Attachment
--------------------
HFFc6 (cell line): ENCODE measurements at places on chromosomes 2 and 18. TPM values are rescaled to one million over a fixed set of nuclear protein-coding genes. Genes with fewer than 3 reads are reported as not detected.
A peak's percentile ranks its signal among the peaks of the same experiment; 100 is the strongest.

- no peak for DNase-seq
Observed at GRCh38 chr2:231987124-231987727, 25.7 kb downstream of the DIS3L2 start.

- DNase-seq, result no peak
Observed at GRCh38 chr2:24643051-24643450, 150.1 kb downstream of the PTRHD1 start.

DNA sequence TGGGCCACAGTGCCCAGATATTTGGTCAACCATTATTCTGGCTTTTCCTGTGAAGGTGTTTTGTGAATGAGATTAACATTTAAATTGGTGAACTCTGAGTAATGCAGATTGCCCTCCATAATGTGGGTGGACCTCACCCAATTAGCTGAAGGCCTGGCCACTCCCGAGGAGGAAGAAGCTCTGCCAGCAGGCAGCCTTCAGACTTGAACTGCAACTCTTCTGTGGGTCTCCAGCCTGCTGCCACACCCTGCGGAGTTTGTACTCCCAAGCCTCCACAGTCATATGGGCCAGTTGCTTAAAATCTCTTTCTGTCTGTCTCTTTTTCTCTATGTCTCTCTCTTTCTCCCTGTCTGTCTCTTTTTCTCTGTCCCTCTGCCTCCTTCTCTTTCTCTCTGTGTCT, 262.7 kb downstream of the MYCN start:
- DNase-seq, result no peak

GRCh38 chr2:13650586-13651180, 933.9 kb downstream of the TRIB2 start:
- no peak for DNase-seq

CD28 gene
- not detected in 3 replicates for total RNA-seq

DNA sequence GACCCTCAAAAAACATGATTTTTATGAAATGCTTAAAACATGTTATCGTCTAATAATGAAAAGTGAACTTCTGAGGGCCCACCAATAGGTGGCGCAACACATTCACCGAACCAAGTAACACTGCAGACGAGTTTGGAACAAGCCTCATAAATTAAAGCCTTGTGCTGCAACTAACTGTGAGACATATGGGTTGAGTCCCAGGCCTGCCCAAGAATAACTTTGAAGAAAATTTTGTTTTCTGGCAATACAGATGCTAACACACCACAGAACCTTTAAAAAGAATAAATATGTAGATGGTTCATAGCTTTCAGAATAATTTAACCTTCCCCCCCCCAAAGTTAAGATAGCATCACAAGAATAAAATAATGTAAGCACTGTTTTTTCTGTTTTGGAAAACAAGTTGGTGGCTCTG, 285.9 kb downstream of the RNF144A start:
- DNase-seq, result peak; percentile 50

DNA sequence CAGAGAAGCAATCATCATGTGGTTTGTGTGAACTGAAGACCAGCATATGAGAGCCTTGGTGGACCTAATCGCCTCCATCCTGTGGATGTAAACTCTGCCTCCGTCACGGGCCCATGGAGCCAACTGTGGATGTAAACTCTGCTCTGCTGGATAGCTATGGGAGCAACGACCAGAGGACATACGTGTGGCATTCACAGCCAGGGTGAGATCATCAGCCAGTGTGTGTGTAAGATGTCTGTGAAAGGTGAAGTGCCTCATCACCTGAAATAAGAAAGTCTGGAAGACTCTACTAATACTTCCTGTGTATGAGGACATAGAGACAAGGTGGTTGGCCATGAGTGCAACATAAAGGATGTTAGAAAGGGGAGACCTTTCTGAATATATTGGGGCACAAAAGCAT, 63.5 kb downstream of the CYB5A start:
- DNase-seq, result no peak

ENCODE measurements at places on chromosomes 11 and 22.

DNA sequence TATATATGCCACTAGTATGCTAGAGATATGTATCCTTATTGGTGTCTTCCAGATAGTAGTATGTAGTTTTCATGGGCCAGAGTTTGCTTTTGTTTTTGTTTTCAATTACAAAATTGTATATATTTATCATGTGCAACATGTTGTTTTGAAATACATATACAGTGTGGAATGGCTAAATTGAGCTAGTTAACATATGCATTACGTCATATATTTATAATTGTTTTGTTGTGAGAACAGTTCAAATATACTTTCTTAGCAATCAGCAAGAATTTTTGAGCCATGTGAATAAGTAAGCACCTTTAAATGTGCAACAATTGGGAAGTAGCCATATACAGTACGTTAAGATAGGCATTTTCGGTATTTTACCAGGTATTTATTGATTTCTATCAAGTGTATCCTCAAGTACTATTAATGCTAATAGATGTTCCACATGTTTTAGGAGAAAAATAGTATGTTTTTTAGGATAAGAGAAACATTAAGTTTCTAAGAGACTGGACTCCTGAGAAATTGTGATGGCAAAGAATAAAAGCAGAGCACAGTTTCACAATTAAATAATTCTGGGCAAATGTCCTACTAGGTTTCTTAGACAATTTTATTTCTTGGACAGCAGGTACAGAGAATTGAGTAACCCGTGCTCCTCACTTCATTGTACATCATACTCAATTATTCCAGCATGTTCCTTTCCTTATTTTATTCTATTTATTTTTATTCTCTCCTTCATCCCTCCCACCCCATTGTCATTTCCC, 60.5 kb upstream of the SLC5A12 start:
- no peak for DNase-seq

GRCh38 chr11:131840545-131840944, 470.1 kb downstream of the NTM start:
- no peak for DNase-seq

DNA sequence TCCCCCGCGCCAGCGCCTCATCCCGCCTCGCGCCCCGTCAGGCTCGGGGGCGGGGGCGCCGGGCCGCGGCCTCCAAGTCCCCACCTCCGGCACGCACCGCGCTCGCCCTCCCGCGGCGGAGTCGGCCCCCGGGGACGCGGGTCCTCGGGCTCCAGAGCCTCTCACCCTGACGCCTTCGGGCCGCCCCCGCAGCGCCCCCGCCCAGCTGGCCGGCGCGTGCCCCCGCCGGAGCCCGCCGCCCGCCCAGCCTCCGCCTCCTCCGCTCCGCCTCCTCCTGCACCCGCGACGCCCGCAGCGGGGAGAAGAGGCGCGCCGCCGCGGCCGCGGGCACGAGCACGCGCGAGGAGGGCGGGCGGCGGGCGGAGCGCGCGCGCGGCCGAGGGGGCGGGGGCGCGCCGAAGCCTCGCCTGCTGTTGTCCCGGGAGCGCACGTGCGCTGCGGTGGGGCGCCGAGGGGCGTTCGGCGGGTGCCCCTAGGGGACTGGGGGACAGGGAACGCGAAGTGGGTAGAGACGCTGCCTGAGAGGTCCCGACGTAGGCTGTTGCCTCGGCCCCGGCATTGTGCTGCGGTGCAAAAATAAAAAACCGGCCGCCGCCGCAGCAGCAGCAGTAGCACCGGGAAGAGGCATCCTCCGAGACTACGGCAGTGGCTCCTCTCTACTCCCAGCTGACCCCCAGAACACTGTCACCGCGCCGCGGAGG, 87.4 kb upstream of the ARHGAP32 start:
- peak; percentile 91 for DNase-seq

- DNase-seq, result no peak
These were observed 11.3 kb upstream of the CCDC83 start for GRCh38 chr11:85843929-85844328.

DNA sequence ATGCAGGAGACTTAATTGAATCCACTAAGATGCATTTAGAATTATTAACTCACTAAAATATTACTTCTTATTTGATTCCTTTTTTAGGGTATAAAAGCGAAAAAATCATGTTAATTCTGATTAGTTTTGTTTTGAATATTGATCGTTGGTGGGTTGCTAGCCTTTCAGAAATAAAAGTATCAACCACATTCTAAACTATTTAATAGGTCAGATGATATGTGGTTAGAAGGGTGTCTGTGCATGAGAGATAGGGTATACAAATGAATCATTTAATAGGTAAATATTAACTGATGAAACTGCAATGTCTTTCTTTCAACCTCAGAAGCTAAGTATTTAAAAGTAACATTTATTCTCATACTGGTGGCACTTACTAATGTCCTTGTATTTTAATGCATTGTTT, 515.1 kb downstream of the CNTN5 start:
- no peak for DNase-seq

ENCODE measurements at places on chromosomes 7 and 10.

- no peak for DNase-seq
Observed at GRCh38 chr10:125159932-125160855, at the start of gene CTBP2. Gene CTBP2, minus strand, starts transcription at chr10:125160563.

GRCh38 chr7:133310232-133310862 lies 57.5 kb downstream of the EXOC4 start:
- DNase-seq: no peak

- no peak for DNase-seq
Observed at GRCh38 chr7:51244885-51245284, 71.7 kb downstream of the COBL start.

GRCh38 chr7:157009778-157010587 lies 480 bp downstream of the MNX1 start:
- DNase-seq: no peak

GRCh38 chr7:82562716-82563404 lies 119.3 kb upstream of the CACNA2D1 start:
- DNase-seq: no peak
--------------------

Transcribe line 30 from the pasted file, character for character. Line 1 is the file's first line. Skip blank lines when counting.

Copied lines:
Observed at GRCh38 chr10:125159932-125160855, at the start of gene CTBP2. Gene CTBP2, minus strand, starts transcription at chr10:125160563.